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'Metanoia'  by ceramic artist Eriko Inazaki wins the 2023 Loewe Foundation Craft Prize
The 2023 Loewe Foundation Craft Prize Exhibition at The Noguchi Museum, New York
Image: Courtesy of Loewe

'Metanoia' by ceramic artist Eriko Inazaki wins the 2023 Loewe Foundation Craft Prize

The Craft Prize exhibition features meaningful works by its 30 finalists, on view from May 17 through June 18, 2023, at The Noguchi Museum in New York. 

by STIRpad
Published on : Jun 18, 2023

The Loewe Foundation is a cultural foundation, founded by the Loewe family, that fosters creativity, supports educational programs and safeguards heritage in various artistic fields. The foundation's purpose is to bolster design and craftsmanship, encourage creativity, and preserve artistic legacies. To realise this goal, the foundation established the Loewe Foundation Craft Prize, which aims to acknowledge international artisans who demonstrate exceptional abilities in creating objects of both aesthetic and artisanal value. The prize celebrates the ceaseless contribution of craft to contemporary culture. At the prize’s inception in 2016, Jonathan Anderson, creative director of Loewe stated, "Craft is the essence of Loewe. As a house, we are about craft in the purest sense of the word. That is where our modernity lies and it will always be relevant." The foundation's digital platform, 'The Room,' showcases the works of artists nominated for the Loewe Foundation Craft Prize, inviting global audiences to discover and collect art from some of the most innovative craftspeople working today, further supporting global contemporary craft.

The 2023 edition of the Loewe Foundation Craft Prize features 30 shortlisted artists from 16 countries, expressing themselves in a variety of mediums such as ceramics, woodwork, textiles, furniture design, and more. Additionally, the cumulation of the finalist’s work for the craft prize is on display in a public exhibition in Isamu Noguchi’s studio at The Noguchi Museum from May 17 - June 18, 2023. An interplay of materiality and light-producing dynamic gestures envelop the exhibition space, owing to the selection of designs. This is accompanied by objects that initially appear to resemble a material completely different than the one actually employed, such as Belgian artist Nathalie Doyen's 'Pay Cabi'> which perplexes viewers. Indian weaver Maina Devi's 'Lehrata-Khet' was also among the final designs.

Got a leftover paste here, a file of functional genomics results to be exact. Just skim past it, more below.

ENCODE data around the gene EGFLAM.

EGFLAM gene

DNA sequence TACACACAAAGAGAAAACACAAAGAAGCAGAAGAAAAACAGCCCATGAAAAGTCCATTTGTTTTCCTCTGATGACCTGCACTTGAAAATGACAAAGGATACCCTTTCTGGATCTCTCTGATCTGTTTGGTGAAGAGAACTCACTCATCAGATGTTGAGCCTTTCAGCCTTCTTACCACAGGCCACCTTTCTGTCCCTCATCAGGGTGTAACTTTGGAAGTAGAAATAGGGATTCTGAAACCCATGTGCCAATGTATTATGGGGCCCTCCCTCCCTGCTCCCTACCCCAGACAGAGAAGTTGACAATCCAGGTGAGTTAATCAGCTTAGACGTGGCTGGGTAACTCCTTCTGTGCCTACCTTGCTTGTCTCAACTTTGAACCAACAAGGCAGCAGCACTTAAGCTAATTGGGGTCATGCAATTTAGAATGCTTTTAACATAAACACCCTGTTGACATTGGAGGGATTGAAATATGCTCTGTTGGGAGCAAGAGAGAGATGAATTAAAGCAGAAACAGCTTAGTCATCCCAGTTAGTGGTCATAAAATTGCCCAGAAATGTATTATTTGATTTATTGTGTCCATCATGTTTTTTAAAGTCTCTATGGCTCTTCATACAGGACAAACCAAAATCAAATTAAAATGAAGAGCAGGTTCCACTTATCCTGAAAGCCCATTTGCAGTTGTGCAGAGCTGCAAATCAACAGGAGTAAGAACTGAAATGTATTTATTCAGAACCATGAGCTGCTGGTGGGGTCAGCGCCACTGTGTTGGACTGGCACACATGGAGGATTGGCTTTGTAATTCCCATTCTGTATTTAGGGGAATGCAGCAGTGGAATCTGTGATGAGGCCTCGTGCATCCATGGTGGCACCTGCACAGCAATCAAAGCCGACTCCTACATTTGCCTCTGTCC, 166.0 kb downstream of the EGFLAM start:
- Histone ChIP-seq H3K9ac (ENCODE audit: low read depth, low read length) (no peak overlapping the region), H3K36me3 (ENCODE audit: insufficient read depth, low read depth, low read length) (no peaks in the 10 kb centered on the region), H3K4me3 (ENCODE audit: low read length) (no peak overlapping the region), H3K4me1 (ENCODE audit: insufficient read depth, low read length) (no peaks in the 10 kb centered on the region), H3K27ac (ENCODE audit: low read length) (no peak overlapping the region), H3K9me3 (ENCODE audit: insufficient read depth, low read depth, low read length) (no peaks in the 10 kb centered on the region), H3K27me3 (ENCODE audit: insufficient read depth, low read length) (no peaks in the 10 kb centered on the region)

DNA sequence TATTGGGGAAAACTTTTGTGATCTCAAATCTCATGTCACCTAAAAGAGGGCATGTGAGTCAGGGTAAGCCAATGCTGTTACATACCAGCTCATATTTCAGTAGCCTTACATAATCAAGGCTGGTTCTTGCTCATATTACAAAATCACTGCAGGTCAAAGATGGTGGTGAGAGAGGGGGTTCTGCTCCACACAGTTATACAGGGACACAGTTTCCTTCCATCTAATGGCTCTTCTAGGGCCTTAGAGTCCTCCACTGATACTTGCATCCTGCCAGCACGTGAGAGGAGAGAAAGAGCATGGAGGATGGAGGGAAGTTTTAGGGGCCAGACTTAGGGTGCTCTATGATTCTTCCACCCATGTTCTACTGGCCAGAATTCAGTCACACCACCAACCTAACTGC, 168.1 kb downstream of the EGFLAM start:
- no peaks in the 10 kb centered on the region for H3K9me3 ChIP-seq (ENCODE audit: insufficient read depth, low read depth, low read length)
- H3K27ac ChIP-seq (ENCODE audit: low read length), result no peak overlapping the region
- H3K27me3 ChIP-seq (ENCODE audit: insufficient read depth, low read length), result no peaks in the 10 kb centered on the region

Regarding the selection process, Anatxu Zabalbeascoa, executive secretary of the Loewe Foundation Craft Prize experts panel says, "On the sixth edition, we have felt that, with the Prize character established, we ought to open doors. And therefore, we are happy to have been able to further expose the notion of craft with artistic ambition by analysing non-western cannon aesthetics as well as by approaching figurative craft."

Among the artists who were chosen from across the globe for their outstanding and meaningful designs, Japanese ceramic artist Eriko Inazaki emerged victorious. Her work 'Metanoia' is an intricate ceramic sculpture created through the accumulation of minuscule forms on a crystallised surface. The jury commended the Japanese artist’s exceptional take on ornamentation in ceramics and the work's virtuosity, which creates a captivating presence. "What I love about the work is you have no idea what it’s made out of. It has an incredible sense of anxiety in it, which I quite like. At the same time, there is a depth of field that is very unusual in ceramics. You get this idea that it has so many layers that you go into, that you can get lost in it. When you look at it in a video, it looks completely different (than) in the flesh. There is something about this fragility that is remarkable," says Anderson, acknowledging the Japan-based artist. The delicate work was produced by painstakingly layering and arranging these small, detailed forms and attaching them to a clay core which was then fired in a kiln. Inazaki took over a year to complete this artwork which strikes a graceful balance between technical excellence and artistry. The fragile nature of its small elements infuses the artwork with a sense of enchantment, while the meticulous arrangement of the components generates a vibrant and dynamic energy that spreads across the surface, evoking a symphonic form.

Additionally, the jury announced two special mentions—Tokyo-based artist Moe Watanabe received one for her work 'Transfer Surface,' a walnut bark box that epitomises the materiality of bark and references architectural construction and mending, paying homage to the ancient Japanese tradition of Ikebana. Visual artist Dominique Zinkpè received the other special mention for his work dubbed 'The Watchers,' a towering wall sculpture made of individual wood pieces of Ibeji figurines that evoke the Yoruba belief of multiple births, beautifully assembled, expanding the boundaries of contemporary craft. All three of the designs feature a singular aesthetic composition, a mindful balance of traditional and contemporary techniques and beliefs, and extremely meaningful messages that provoke contemplation.

Through this initiative and the recognition of exceptional artisans, the Loewe Foundation Craft Prize continues to celebrate excellence, artistic merit, and innovation in modern craftsmanship, paying tribute to Loewe's history as an established craft workshop. This is the first time such an event and exhibition has been held in the studio. Viewers also have the opportunity to view the exhibition online and the showcase will be documented through a catalogue which contains each of the finalists’ pieces.

The Loewe Foundation Craft Prize Exhibition will be on display from May 17 - June 18, 2023, in Isamu Noguchi’s Studio at The Noguchi Museum, New York.

(Text by Aatmi Chitalia, intern at STIR)

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